Monday 18th March 2013
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Pumpkin patch, the children's clothing chain, returned to profit in the first half as costs to close underperforming stores in the US and UK a year earlier weren't repeated. Sales fell on tough trading conditions and inventory disruptions.
Profit was $4.7 million in the six months ended Jan. 31, from a loss of about $30 million a year earlier, the Auckland-based company said in a statement. Sales fell 5 percent to $153 million.
The retailer had to contend with "pretty subdued" trading in its largest markets of Australia and New Zealand and the weak performance was compounded by late delivery of the company's summer inventory at the start of the season, resulting in lost sales opportunities, the company said.
"Even though trading conditions across the rest of the period more closely tracked last year and we had a reasonable Christmas, we couldn't recoup the sales and earnings lost at the start of the season," chief executive Neil Cowie said.
Shares of Pumpkin Patch fell 1.5 percent to $1.30. The stock is rated a 'hold' based on a Reuters poll of four analysts, with a median price target of $1.55.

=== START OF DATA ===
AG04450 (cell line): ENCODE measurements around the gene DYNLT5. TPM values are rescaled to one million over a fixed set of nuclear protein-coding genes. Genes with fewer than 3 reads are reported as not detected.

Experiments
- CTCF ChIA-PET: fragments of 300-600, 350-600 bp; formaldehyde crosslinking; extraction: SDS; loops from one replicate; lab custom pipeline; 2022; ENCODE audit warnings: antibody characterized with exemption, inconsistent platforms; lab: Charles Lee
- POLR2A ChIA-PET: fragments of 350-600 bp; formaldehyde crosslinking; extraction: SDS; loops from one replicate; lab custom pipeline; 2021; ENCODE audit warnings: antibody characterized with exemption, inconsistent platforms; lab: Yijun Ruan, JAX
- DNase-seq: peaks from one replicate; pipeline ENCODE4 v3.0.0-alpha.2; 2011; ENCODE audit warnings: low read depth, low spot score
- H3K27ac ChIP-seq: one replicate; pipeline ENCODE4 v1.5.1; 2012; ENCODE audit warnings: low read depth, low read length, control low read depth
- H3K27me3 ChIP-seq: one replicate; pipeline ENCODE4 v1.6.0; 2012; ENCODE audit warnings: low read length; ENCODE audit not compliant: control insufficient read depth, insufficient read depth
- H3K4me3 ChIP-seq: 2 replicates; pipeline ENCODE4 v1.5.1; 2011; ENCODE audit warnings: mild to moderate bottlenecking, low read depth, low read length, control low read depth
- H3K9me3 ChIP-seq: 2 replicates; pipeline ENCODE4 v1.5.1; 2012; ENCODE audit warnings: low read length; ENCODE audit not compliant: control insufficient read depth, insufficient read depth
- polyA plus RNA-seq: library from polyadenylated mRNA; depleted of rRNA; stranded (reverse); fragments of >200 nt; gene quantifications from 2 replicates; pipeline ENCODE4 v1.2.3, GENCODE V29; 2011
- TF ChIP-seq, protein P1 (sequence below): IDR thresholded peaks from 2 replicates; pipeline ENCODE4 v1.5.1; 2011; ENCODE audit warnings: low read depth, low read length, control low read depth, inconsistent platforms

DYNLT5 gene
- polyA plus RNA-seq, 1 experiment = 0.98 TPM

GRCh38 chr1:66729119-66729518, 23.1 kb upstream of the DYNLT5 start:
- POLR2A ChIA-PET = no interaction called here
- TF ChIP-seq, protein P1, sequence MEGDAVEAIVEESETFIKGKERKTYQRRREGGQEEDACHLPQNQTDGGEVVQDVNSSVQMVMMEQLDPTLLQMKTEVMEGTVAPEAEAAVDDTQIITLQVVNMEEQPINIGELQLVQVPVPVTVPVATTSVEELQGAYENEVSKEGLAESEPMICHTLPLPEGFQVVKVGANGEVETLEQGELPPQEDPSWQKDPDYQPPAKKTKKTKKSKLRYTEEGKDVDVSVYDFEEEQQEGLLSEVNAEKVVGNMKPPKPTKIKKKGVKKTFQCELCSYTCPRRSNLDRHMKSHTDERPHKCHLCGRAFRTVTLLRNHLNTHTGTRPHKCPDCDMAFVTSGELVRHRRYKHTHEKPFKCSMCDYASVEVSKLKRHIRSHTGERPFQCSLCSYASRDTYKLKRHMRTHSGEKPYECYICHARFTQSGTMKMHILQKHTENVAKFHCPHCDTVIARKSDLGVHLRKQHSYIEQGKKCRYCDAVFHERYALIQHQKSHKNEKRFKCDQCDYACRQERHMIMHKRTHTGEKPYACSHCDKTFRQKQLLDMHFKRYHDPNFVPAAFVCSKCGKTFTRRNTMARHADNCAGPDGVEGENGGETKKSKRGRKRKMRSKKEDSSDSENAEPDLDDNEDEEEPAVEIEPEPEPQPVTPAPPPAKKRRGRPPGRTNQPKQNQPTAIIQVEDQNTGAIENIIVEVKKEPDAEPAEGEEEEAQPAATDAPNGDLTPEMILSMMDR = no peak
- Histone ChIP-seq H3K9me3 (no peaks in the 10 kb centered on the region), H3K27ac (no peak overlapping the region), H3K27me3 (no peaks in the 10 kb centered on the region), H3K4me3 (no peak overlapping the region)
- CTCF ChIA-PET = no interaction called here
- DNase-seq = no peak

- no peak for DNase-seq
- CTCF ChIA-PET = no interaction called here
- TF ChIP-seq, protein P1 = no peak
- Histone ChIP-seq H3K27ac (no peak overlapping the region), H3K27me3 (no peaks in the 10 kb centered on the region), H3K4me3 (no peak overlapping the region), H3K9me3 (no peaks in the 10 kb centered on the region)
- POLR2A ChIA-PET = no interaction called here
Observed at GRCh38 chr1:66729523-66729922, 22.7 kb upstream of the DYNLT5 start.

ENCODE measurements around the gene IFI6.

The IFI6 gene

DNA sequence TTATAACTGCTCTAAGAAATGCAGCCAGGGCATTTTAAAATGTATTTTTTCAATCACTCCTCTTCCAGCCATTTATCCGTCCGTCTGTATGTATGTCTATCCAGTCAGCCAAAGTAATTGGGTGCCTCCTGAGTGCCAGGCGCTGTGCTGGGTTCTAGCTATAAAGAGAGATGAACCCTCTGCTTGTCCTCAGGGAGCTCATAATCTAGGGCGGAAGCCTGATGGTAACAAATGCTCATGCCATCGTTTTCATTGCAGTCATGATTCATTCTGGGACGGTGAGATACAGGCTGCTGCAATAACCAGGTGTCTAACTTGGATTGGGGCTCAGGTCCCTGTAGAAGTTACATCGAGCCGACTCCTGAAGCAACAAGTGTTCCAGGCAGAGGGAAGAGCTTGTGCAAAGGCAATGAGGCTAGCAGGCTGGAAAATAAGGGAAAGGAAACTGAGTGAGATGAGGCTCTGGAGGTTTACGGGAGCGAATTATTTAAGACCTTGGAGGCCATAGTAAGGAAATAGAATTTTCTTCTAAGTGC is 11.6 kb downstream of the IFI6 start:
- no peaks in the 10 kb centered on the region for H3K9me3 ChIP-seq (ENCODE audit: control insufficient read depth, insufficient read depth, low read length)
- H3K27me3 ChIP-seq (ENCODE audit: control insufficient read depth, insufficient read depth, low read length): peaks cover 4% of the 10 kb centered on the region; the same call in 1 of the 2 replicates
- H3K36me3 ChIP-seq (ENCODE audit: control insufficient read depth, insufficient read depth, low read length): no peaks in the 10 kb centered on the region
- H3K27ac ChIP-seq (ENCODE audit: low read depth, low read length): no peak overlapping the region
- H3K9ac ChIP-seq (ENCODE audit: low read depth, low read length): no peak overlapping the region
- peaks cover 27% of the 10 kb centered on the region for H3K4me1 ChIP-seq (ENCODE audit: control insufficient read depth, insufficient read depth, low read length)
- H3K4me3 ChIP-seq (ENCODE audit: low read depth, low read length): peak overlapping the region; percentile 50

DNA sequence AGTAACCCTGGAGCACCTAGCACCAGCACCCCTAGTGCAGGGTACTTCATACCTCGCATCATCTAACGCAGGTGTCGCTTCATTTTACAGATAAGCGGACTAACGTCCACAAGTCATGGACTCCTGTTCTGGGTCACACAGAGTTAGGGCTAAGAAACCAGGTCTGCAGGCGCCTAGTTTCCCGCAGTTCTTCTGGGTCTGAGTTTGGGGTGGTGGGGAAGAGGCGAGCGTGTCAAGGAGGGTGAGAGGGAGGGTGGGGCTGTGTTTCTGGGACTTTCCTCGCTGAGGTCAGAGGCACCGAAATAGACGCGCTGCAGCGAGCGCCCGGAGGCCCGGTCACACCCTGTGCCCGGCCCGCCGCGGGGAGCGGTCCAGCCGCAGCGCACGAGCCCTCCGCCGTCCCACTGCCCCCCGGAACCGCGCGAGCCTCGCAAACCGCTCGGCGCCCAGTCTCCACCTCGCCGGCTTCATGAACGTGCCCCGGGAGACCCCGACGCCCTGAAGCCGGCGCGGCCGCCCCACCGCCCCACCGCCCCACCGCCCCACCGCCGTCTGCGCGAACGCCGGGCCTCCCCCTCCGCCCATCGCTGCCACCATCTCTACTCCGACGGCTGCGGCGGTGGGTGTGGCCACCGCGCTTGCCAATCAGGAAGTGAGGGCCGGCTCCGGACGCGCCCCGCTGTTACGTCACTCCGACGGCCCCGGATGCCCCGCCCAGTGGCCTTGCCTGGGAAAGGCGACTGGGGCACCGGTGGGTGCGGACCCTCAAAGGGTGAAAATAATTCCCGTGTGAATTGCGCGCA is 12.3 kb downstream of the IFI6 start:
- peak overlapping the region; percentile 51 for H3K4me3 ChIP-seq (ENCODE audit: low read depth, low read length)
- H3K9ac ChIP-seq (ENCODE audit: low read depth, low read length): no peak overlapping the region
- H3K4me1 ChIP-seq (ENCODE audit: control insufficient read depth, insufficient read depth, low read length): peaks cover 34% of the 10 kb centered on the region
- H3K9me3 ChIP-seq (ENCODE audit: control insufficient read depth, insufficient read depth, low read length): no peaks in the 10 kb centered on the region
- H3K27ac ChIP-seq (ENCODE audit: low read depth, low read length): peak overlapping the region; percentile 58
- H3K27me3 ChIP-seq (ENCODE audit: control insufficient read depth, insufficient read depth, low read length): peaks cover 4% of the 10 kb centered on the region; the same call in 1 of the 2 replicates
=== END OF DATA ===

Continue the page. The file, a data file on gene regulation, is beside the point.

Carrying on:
The brightest spot was in online sales, which climbed 28 percent to $19.3 million in the first half. It didn't provide a separate online earnings number.
In Australia, its biggest market with 132 stores, sales fell 5.7 percent to $102.8 million while earnings before interest and tax gained 1.3 percent to $16 million.
New Zealand sales fell 9.7 percent to $28 million and earnings rose 0.5 percent to $4.8 million. In the company's international division, sales rose 5.8 percent to $22.3 million and earnings fell 12.6 percent to $2.35 million.
Reorganisation costs were $2.6 million in the first half, down from $36.1 million a year earlier.
Pumpkin Patch isn't paying a first-half dividend and says it will review the policy at year-end.
The company didn't give a forecast for the full year. Its reorganisation will lead to improved earnings and lower working capital and net bank debt in FY14 and beyond," it said.
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